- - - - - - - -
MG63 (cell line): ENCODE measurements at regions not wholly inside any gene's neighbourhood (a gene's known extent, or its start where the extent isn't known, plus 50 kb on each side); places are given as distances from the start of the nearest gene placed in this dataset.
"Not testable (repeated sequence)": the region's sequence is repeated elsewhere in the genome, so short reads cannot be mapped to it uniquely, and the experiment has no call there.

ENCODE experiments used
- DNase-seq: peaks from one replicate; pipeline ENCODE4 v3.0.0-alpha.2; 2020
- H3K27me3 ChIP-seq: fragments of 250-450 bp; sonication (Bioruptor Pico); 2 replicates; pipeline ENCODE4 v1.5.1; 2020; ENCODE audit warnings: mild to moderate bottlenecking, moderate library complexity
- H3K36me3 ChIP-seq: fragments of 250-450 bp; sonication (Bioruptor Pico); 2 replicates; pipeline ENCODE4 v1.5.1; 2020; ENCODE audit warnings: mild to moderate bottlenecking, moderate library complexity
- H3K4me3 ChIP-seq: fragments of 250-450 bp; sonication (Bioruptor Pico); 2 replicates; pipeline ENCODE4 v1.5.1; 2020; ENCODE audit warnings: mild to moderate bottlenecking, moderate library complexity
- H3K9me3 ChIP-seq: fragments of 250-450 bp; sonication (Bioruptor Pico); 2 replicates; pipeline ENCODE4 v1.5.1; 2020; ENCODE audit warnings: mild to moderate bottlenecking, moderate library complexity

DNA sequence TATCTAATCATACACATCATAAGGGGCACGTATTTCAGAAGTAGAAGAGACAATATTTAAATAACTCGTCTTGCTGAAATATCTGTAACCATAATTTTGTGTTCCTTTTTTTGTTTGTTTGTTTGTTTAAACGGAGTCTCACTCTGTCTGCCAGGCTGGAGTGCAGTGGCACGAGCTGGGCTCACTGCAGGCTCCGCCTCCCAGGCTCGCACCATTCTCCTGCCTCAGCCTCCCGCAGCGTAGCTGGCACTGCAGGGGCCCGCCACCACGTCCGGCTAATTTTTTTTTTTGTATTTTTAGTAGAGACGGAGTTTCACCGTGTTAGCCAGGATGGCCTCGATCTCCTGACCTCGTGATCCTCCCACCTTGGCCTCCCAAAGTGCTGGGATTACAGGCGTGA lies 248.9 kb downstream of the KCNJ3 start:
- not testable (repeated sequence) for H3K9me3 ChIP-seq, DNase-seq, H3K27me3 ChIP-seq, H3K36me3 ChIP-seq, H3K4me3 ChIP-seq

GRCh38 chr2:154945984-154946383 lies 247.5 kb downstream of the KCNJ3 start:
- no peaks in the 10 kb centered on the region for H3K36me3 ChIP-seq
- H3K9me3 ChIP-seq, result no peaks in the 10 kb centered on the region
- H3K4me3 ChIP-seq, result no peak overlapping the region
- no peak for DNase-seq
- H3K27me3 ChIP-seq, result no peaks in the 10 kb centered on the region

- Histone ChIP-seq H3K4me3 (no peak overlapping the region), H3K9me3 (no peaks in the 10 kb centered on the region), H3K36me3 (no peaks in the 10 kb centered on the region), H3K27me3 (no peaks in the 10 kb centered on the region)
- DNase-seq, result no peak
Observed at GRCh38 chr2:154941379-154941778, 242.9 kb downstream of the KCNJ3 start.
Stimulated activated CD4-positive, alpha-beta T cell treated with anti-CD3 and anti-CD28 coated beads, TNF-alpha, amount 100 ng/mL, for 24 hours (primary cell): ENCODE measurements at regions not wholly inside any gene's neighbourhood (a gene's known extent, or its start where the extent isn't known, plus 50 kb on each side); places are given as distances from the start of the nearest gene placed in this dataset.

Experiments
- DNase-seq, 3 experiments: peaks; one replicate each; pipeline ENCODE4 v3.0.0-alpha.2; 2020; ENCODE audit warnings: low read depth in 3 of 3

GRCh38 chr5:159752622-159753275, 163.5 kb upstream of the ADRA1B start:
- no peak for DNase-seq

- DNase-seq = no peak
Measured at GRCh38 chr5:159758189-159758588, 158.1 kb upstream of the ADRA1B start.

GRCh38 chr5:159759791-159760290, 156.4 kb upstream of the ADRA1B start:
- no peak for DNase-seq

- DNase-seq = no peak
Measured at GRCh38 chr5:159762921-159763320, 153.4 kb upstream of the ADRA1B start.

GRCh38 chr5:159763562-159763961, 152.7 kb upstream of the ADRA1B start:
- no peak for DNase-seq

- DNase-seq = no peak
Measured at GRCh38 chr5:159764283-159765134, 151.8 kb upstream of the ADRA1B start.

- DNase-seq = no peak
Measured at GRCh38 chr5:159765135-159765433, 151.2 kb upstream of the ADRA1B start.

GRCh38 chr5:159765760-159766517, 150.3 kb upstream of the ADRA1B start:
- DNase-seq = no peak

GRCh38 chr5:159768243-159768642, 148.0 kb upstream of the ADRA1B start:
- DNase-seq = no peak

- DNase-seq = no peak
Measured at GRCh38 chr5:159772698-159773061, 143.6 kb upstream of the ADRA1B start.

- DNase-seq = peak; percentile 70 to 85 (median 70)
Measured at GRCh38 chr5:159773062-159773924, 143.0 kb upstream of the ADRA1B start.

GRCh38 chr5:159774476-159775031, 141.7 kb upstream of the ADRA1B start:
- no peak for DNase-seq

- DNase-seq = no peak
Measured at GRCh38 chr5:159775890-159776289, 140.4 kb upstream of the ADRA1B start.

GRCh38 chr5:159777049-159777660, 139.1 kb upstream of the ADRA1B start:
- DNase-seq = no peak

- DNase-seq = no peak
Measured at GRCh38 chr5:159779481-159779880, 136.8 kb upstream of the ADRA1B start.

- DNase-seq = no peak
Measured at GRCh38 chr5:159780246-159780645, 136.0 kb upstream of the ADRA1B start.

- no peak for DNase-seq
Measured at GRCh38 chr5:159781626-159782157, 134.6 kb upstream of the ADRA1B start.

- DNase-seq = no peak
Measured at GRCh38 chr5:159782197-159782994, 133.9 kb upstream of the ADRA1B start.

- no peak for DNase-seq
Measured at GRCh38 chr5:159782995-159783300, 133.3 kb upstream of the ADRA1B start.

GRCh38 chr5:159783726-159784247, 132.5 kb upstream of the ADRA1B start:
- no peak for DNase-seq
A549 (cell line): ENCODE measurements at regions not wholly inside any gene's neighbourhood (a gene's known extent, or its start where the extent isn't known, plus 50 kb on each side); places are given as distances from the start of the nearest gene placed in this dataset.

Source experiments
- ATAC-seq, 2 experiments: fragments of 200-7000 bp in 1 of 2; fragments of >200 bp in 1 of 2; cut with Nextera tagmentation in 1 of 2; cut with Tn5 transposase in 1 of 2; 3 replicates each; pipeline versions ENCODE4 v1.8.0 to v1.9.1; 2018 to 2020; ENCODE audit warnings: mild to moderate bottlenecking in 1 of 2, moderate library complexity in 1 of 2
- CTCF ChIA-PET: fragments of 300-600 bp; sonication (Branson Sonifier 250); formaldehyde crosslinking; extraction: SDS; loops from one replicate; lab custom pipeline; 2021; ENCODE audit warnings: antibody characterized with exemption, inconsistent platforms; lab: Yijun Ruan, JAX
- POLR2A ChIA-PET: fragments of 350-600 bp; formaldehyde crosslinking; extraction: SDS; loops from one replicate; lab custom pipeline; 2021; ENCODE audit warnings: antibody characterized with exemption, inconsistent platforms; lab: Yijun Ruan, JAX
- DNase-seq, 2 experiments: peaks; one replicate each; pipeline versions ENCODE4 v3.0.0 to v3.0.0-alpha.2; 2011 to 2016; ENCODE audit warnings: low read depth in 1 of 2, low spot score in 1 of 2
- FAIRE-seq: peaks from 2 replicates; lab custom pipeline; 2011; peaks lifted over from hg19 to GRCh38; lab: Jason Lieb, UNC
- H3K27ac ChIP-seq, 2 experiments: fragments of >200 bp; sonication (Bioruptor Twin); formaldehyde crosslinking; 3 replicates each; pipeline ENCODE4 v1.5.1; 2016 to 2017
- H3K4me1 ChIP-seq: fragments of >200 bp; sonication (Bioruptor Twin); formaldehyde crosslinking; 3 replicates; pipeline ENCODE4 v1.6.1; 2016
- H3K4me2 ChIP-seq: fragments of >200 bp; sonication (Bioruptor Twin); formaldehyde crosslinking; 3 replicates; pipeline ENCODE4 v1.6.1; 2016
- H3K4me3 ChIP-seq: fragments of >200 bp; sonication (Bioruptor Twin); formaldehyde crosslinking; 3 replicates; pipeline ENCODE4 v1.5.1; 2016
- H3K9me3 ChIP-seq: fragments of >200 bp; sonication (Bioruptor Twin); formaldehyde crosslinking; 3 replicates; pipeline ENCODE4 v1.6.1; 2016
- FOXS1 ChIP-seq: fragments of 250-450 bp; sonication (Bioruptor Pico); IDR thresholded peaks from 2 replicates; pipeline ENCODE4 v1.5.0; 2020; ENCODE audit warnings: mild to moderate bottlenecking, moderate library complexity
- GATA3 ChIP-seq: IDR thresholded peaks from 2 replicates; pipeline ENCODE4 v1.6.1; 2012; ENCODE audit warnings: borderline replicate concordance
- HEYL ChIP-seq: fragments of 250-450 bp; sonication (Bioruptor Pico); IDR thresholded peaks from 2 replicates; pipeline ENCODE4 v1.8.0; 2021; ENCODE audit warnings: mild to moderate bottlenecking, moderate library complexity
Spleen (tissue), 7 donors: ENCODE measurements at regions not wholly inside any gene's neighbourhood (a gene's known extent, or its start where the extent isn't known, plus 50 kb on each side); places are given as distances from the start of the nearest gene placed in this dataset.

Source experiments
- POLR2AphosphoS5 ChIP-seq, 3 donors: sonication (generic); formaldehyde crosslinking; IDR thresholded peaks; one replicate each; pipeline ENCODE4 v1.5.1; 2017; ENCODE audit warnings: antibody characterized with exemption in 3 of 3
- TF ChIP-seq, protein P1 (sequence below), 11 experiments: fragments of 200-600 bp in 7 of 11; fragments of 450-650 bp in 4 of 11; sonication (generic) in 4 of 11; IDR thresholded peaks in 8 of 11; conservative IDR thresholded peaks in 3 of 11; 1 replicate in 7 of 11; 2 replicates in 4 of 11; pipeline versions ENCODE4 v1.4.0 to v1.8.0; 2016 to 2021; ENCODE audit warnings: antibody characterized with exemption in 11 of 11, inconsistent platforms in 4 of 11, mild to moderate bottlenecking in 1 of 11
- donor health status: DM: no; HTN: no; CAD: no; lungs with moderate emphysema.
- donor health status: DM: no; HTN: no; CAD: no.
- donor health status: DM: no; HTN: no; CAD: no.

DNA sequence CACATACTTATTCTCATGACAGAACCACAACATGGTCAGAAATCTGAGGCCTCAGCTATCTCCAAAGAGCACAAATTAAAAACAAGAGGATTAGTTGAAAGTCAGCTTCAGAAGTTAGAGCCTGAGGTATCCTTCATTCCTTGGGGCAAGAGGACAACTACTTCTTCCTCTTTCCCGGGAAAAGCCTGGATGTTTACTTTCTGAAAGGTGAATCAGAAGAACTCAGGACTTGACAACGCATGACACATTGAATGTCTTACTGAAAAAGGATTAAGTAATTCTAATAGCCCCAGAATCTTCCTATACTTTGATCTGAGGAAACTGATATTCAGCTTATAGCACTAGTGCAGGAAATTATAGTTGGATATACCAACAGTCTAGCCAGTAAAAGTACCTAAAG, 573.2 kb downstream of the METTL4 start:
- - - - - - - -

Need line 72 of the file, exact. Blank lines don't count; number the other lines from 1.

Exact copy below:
- H3K4me2 ChIP-seq: fragments of >200 bp; sonication (Bioruptor Twin); formaldehyde crosslinking; 3 replicates; pipeline ENCODE4 v1.6.1; 2016